Amid the spread of coronavirus that affects the respiratory system, an implosion at a coal plant left a Southwest Chicago community covered in a cloud of dust.
On Saturday morning, a development firm conducted a planned demolition of a smokestack at the Crawford Coal plant, sending dust streaming into the Little Village neighborhood immediately adjacent to the plant. According to a zip code-level analysis from the Chicago Tribune, the area around the plant has already seen at least 268 people test positive with covid-19. Studies show that those exposed to air pollution are more vulnerable to the illness, and the plant implosion further raises the risk of respiratory issues in the neighborhood.
Maclovio, a local photographer who asked to be identified only by his first name, was on the scene to shoot pictures of the implosion. He was just the length of a city block away when the smokestack came down.
“It was crazy. I couldn’t breathe,” he told Earther. “I didn’t bring a mask so I just had to make a makeshift one with my jacket over my face... It hurt my lungs for like 20 minutes afterward, and my nose burned.”
Maclovio lives about a mile away from the plant, but others live even closer, in the mostly-Latinx neighborhood of Little Village. In 2012, the Little Village Environmental Justice Organization (LVEJO) and other groups led a successful campaign to have the plant shut down due to the pollutants it emitted. In 2017, Hilco Redevelopment Partners struck a deal to transform the defunct plant into a warehouse and distribution center.
City officials gave the firm permits to conduct the demolition. But on Sunday, Mayor Lori Lightfoot said the demolition was “utterly unacceptable,” and that the company had been given permission with the expectation that they would better contain dust at the site. She also said the city would provide masks to all nearby residents and announced an order for Hilco to stop all work at the site until a full investigation into the implosion is complete.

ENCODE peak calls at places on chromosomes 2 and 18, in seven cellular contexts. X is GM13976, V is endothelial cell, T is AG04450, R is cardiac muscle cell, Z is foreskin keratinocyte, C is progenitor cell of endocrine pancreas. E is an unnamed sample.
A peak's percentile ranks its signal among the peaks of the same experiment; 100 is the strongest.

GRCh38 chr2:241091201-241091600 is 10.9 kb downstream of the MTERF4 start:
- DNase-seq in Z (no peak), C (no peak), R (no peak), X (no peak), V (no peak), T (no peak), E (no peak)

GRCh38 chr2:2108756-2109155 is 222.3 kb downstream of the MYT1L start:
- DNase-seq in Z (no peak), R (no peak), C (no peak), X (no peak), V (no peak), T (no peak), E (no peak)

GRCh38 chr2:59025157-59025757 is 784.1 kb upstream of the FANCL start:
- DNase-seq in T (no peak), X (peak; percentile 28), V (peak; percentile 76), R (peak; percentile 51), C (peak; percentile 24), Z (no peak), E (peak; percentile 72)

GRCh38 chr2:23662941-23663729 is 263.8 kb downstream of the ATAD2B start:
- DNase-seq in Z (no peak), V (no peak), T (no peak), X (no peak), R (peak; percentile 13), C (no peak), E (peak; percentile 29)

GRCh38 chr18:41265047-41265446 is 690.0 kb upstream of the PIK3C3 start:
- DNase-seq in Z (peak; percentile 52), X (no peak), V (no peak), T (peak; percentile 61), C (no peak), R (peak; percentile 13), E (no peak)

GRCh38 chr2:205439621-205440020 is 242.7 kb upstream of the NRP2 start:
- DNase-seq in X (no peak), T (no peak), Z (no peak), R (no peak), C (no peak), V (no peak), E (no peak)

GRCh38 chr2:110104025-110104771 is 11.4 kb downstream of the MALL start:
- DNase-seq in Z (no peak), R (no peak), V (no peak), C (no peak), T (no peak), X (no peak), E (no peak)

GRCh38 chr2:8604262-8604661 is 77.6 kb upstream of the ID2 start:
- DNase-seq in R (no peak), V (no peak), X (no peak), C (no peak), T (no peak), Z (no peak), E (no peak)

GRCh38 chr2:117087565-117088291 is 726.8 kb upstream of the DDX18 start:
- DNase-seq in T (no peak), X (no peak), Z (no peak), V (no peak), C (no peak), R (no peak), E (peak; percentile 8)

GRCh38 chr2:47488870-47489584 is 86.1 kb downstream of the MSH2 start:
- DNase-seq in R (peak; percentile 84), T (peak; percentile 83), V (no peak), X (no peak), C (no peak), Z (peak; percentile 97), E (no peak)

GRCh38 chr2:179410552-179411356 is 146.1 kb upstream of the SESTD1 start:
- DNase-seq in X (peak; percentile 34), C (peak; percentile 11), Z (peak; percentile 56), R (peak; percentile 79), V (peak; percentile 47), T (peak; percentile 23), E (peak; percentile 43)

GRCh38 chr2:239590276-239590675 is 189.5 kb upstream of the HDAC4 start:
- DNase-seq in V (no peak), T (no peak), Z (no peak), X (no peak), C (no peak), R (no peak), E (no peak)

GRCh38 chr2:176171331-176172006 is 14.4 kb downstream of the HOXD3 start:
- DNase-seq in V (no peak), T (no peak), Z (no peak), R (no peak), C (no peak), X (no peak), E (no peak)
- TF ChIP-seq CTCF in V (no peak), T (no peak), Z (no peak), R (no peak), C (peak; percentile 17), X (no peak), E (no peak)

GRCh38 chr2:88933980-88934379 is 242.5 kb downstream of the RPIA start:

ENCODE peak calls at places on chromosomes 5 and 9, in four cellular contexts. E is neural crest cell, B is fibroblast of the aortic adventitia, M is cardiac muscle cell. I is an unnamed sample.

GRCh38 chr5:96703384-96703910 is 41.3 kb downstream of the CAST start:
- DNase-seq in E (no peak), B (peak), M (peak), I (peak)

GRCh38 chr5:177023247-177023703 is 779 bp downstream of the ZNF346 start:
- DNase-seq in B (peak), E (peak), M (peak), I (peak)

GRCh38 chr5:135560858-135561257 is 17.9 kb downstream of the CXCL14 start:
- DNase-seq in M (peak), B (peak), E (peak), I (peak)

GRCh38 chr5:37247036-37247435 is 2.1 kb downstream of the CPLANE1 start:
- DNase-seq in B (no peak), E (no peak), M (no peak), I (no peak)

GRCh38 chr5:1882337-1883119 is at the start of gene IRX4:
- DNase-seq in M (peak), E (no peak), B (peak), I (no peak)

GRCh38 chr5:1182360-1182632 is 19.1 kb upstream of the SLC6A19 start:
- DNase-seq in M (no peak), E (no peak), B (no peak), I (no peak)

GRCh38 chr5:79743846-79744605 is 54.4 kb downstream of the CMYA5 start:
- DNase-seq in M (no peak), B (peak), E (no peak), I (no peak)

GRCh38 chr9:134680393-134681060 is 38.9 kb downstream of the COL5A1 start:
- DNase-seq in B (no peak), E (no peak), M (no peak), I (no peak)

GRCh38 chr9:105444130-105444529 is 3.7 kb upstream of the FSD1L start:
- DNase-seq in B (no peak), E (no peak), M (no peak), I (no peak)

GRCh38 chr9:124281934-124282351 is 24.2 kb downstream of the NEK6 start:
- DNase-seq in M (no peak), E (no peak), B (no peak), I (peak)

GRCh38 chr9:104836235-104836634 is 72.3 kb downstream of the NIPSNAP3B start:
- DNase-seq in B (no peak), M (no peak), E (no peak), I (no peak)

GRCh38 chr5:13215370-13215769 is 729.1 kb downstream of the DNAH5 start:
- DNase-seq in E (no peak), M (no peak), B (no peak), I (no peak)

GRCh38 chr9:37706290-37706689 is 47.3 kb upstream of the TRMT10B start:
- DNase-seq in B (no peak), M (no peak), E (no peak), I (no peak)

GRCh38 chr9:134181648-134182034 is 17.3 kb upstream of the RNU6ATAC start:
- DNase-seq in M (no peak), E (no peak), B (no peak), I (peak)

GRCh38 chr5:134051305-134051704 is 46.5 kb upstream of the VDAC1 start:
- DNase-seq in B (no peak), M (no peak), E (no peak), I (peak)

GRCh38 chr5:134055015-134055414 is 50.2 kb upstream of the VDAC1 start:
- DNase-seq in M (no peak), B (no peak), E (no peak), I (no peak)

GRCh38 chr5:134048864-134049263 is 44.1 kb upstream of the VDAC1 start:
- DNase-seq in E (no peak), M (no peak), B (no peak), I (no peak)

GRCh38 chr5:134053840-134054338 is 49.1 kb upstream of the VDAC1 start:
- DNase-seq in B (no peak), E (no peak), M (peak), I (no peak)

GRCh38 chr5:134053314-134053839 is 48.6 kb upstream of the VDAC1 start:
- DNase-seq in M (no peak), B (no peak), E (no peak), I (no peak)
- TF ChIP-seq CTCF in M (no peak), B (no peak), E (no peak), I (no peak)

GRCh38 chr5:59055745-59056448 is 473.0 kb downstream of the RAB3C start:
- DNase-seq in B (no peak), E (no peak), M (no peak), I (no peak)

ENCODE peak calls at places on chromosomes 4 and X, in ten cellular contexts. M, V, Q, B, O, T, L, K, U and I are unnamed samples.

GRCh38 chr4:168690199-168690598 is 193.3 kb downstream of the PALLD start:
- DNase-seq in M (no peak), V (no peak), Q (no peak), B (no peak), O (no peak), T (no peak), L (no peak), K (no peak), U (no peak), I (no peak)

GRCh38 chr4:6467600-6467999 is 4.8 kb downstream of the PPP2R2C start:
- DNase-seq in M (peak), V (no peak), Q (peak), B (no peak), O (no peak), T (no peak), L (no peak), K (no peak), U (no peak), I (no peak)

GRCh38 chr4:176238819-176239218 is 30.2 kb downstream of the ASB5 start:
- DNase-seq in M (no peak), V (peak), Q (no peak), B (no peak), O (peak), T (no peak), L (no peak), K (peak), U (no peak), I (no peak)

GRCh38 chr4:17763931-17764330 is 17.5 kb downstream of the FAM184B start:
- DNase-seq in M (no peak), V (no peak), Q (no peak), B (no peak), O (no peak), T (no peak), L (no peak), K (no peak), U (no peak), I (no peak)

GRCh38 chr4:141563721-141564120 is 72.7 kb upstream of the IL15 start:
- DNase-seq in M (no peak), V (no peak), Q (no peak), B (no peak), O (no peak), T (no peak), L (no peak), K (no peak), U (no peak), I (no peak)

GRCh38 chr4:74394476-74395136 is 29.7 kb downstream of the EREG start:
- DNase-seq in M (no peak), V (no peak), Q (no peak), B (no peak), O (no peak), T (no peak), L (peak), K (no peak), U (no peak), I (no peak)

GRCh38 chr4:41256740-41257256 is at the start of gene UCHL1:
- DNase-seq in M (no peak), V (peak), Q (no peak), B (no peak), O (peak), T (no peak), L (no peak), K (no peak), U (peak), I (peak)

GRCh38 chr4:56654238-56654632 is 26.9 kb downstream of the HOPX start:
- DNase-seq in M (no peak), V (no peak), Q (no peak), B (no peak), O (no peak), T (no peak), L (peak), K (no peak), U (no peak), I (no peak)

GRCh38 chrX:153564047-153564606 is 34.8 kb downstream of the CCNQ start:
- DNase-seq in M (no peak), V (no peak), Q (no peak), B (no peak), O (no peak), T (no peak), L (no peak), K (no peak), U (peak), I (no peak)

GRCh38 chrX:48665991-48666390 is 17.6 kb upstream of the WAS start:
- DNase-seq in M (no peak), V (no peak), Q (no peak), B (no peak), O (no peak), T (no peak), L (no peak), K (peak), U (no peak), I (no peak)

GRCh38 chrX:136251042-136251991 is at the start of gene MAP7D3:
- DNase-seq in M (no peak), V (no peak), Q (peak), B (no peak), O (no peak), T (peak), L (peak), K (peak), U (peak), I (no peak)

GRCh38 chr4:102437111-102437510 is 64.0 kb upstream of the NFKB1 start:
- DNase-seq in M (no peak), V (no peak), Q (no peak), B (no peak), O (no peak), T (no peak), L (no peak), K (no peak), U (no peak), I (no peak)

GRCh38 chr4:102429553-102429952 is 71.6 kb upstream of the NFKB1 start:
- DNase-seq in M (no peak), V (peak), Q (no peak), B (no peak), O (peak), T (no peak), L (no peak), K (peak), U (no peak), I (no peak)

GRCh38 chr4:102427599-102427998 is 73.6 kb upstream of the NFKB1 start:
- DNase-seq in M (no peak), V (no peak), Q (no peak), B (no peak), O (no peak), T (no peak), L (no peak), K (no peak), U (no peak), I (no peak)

Some Little Village residents are looking into filing a lawsuit to hold the development company and city accountable for going forward with the implosion during a pandemic tied to a respiratory illness and any other negative health impacts from the huge dust plume. LVEJO said that locals were “only issued a last minute ‘notice’ the night of April 9 that failed to reach many affected households before the April 11 implosion.” The group called the decision “reckless” and one that, during a pandemic, “may have severe consequences for a community already impacted by respiratory health issues if anything went wrong.”
Now, LVEJO is demanding that Hilco immediately disclose what toxins were in the demolition dust cloud and pay for damages to the community. They’re also demanding that county officials rescind the nearly $20 million tax break they gave Hilco last year.
“Hilco has not been accountable to the community and has dismissed the deep concerns of community leaders about the redevelopment of the site from a formerly polluting coal plant to a future polluting warehousing and distribution facility that would continue to have devastating impacts on public health in an already overburdened environmental justice community,” LVEJO said.